7 out of 10 interviews include inappropriate questions – what is appropriate to ask?
Did you know that around 70% of all job interviews contain inappropriate questions? If you are involved in interviewing potential employees but don’t want to fall foul of the law, read on. We can help you avoid posing queries that could land you in serious trouble.
Don’t get personal
You should certainly avoid asking questions about your candidates’ personal lives. The only time it is acceptable to ask someone about their personal life is when the question is particularly relevant to their suitability for a role, for instance, if the job is only open to those with a specific religious faith.
You could find yourself in hot water if you ask a candidate about their birthplace or ethnicity and you may be accused of discrimination. You can ask for these details on the application form, but you should definitely avoid doing so in an interview scenario. Rather than asking someone where they were born directly, you can instead ask whether they are eligible to work in the UK. Don’t ask them what their native language is – ask them which languages they are fluent in instead. Instead of asking them which religion they practice, if any, ask them if they are able to work the days and shifts the role requires.
Be careful on the issue of children
Many employers have had action taken against them after asking women of child-bearing age if they are planning on having children in the near future. You are not permitted to pose this question, and you cannot ask them if they are pregnant or if they have childcare arrangements in place.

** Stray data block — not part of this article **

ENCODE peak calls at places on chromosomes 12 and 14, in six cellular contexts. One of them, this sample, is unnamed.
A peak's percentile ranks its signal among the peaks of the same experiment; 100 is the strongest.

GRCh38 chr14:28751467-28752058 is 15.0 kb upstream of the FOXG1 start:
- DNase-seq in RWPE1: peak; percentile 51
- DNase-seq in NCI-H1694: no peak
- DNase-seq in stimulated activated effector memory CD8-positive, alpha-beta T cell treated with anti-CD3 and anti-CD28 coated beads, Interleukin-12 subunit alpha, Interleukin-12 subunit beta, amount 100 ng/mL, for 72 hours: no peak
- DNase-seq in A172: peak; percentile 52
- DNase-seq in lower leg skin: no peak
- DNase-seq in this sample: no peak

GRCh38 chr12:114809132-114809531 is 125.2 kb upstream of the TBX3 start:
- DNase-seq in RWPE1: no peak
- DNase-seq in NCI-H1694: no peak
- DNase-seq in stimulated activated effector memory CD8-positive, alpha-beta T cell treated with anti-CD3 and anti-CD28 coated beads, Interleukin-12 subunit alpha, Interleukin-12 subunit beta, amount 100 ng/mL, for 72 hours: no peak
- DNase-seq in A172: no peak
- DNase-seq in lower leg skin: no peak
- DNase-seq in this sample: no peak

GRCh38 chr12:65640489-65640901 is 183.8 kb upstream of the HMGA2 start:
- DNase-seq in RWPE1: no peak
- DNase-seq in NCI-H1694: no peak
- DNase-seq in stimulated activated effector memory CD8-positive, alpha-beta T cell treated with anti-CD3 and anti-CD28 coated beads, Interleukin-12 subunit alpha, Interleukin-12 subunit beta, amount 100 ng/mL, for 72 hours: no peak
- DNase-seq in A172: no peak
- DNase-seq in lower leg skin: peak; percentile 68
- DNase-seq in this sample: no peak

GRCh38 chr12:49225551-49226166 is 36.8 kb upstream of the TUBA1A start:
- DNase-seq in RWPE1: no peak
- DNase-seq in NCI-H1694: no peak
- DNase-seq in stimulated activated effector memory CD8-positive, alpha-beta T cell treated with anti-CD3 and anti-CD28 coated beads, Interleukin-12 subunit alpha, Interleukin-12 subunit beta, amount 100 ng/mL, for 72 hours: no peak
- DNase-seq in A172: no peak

Furthermore, you are prohibited from asking about sexual preferences or marital status. If you are worried about their availability for work, you can ask them if they are able to work overtime, whether they are capable of travelling for work purposes and what their career goals are. You cannot ask for someone’s specific age, but you can ask them if they are over the age of 18. Don’t ask them when they graduated – find out whether they have a qualification that will help them carry out their duties.
Disabilities, addresses and activities
Some geographical areas are heavily associated with people of certain religious beliefs, social status and ethnic groups, which means you may be accused of discrimination if you ask for someone’s address in an interview. It’s better to ask someone if they will be able to comfortably arrive for work on time rather than where they live or how far their commute would be. You also need to tread carefully when it comes to the issue of disability, so ask them about how much time they have taken off work recently rather than how many times they rang in sick. You cannot ask candidates about activities such as drinking and smoking outside of work hours and you should avoid asking about political beliefs unless they are relevant to the job.
Contact Practical Software
At Practical Software, we specialise in designing and supplying software for HR and payroll and can help you steer clear of the pitfalls that many HR organisations encounter. To find out more, send an email to firstname.lastname@example.org or call 0330 124 3506. Alternatively, please use the contact form on our website.